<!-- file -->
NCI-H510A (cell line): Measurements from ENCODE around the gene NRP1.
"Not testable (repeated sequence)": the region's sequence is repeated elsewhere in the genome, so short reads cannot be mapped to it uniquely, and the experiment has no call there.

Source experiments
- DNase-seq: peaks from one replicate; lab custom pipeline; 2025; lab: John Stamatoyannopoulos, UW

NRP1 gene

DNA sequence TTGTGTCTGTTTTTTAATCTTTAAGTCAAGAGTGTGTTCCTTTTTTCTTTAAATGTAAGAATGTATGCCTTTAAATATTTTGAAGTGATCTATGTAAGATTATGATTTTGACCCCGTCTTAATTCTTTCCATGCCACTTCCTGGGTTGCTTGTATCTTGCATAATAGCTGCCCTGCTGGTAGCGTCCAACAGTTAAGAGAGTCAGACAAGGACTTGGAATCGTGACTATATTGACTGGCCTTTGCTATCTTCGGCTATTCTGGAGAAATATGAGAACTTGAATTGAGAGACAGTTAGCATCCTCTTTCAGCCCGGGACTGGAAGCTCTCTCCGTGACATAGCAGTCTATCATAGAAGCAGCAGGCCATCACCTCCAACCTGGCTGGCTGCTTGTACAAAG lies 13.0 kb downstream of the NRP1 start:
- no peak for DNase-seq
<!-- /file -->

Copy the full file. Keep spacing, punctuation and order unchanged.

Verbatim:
NCI-H510A (cell line): Measurements from ENCODE around the gene NRP1.
"Not testable (repeated sequence)": the region's sequence is repeated elsewhere in the genome, so short reads cannot be mapped to it uniquely, and the experiment has no call there.

Source experiments
- DNase-seq: peaks from one replicate; lab custom pipeline; 2025; lab: John Stamatoyannopoulos, UW

NRP1 gene

DNA sequence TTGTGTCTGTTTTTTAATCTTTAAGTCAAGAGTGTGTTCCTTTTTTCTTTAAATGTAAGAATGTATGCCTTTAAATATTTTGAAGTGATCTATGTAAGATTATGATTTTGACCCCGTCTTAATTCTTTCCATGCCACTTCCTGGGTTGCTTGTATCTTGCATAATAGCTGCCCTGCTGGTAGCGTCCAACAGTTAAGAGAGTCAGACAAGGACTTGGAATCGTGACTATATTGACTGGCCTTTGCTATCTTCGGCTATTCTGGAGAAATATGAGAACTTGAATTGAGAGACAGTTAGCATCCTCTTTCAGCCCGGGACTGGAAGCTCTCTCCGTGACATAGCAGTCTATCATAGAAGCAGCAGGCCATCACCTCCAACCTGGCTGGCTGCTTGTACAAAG lies 13.0 kb downstream of the NRP1 start:
- no peak for DNase-seq